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Divorce is a good time to reconsider financial goals

Missouri couples going through divorce may use the separation process as an opportunity to reconsider financial goals and, if necessary, set new ones. While divorce is an emotionally-charged process, it is important not to forget that it will change all aspects of life, including financial stability.

Divorce can affect readiness to retire

People in Missouri who choose to divorce could face economic effects that linger over the years, even long after the divorce was finalized. While many people who plan to divorce are well aware that the end of a marriage can be accompanied by difficult financial, emotional and practical changes, one study has pointed out that divorce can impact retirement readiness. In a study by the Center for Retirement Research at Boston College, researchers found that individuals who had been through a divorce were 7 percent more likely to face a risk of financial crisis upon retirement.

Divorce over 50 continues to rise

Divorce rates continue to rise for one group of people in Missouri and across the United States: the baby boomer generation, now comprised of people over age 50. The term "gray divorce" has been coined to describe these separations. Divorces have more than doubled for Americans over 50 since the mid-1990s at the same time that the divorce rate for the general population has stabilized or even declined. There are a number of factors that can contribute to this trend. Approximately 25 percent of all divorces in the country are carried out by people over the age of 50.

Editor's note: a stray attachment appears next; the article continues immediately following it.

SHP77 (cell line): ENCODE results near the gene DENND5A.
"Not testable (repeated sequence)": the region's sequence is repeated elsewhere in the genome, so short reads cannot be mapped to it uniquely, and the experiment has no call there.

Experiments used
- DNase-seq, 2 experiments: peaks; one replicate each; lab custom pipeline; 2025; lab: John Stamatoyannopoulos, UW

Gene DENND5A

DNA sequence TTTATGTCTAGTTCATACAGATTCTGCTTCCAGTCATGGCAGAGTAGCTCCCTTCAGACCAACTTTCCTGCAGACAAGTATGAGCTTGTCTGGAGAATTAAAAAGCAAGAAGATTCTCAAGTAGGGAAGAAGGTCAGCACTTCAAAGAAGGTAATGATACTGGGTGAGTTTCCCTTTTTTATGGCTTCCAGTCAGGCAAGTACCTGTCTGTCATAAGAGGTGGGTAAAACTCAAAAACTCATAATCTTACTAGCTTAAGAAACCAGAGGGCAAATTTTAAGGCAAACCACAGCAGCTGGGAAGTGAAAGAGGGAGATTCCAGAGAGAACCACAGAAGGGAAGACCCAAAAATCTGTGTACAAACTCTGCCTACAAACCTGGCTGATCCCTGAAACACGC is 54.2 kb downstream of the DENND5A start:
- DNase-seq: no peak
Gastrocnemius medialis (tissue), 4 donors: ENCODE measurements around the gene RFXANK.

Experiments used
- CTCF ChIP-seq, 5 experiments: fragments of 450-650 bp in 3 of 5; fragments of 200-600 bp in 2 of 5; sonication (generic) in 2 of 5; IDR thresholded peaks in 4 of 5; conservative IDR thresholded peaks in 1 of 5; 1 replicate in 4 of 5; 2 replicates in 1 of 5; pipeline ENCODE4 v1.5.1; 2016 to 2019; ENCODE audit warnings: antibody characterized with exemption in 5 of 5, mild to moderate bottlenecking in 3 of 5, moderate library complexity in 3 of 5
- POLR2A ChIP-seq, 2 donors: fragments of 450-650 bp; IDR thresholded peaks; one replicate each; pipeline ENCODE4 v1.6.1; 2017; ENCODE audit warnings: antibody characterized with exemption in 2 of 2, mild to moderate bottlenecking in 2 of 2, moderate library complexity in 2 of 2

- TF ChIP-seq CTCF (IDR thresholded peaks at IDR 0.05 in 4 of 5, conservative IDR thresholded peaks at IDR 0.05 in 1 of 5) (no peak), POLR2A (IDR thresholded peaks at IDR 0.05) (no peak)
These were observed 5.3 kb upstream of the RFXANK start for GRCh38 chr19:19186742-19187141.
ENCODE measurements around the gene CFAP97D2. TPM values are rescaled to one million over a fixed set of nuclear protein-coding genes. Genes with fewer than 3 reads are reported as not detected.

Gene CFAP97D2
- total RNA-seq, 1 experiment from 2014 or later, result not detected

Divorcing parents may need university expenses plan

Many Missouri parents dread the thought of paying for college expenses. This is understandable considering that higher education is becoming more expensive every year; the College Board estimates that the cost of tuition and fees rises by an average of 3 percent annually. While these costs can be massive, college is generally a good investment in the future.

Prenups can protect wealth in the event of a divorce

When many Missouri residents get married, they expect to remain married to their spouses for the rest of their lives. However, about half of all couples eventually choose to divorce. One way that individuals who are planning their wedding day can protect themselves is to sign a prenuptial agreement.

How shifting roles in a marriage can lead to divorce

While more Missouri couples may be starting their marriages from a position of equality, plenty of couples still begin with more traditional arrangements in which the husband is the breadwinner. According to a new Swedish study, marriages in which women grow to become higher earners than their husbands are more likely to end in divorce.

Supporting children emotionally during and after divorce

Missouri parents who are considering ending their marriages often delay doing so because they worry about how their children will cope with the separation. Some exes find it helpful to keep the advice of family therapists in mind when trying to help their children through the divorce process.